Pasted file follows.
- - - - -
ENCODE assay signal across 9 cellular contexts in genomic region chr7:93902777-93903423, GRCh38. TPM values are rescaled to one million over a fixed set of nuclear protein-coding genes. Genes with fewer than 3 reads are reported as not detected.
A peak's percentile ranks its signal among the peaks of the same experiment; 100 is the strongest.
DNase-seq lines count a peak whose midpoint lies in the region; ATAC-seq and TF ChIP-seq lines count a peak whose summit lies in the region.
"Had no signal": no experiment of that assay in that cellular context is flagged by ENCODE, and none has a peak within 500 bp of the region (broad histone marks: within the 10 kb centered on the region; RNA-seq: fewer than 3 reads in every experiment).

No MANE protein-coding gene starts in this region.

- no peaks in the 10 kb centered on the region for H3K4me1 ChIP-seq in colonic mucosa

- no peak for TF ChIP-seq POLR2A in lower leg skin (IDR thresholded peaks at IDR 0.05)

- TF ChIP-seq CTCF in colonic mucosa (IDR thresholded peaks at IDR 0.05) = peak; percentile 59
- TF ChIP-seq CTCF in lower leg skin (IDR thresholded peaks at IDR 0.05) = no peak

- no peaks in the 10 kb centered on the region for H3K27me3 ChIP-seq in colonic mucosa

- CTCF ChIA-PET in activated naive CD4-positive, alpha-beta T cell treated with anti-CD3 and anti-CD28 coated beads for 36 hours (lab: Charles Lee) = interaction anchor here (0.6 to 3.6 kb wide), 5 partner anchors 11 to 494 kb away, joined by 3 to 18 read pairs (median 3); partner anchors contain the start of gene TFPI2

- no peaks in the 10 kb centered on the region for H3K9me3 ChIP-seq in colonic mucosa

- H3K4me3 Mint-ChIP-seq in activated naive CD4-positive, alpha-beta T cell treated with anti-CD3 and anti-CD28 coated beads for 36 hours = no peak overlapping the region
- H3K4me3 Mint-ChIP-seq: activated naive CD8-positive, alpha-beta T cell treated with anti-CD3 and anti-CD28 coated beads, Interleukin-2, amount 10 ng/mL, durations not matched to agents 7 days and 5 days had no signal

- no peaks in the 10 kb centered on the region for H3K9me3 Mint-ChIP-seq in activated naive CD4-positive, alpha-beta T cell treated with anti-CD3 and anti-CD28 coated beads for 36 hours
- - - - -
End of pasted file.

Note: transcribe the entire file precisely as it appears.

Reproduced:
ENCODE assay signal across 9 cellular contexts in genomic region chr7:93902777-93903423, GRCh38. TPM values are rescaled to one million over a fixed set of nuclear protein-coding genes. Genes with fewer than 3 reads are reported as not detected.
A peak's percentile ranks its signal among the peaks of the same experiment; 100 is the strongest.
DNase-seq lines count a peak whose midpoint lies in the region; ATAC-seq and TF ChIP-seq lines count a peak whose summit lies in the region.
"Had no signal": no experiment of that assay in that cellular context is flagged by ENCODE, and none has a peak within 500 bp of the region (broad histone marks: within the 10 kb centered on the region; RNA-seq: fewer than 3 reads in every experiment).

No MANE protein-coding gene starts in this region.

- no peaks in the 10 kb centered on the region for H3K4me1 ChIP-seq in colonic mucosa

- no peak for TF ChIP-seq POLR2A in lower leg skin (IDR thresholded peaks at IDR 0.05)

- TF ChIP-seq CTCF in colonic mucosa (IDR thresholded peaks at IDR 0.05) = peak; percentile 59
- TF ChIP-seq CTCF in lower leg skin (IDR thresholded peaks at IDR 0.05) = no peak

- no peaks in the 10 kb centered on the region for H3K27me3 ChIP-seq in colonic mucosa

- CTCF ChIA-PET in activated naive CD4-positive, alpha-beta T cell treated with anti-CD3 and anti-CD28 coated beads for 36 hours (lab: Charles Lee) = interaction anchor here (0.6 to 3.6 kb wide), 5 partner anchors 11 to 494 kb away, joined by 3 to 18 read pairs (median 3); partner anchors contain the start of gene TFPI2

- no peaks in the 10 kb centered on the region for H3K9me3 ChIP-seq in colonic mucosa

- H3K4me3 Mint-ChIP-seq in activated naive CD4-positive, alpha-beta T cell treated with anti-CD3 and anti-CD28 coated beads for 36 hours = no peak overlapping the region
- H3K4me3 Mint-ChIP-seq: activated naive CD8-positive, alpha-beta T cell treated with anti-CD3 and anti-CD28 coated beads, Interleukin-2, amount 10 ng/mL, durations not matched to agents 7 days and 5 days had no signal

- no peaks in the 10 kb centered on the region for H3K9me3 Mint-ChIP-seq in activated naive CD4-positive, alpha-beta T cell treated with anti-CD3 and anti-CD28 coated beads for 36 hours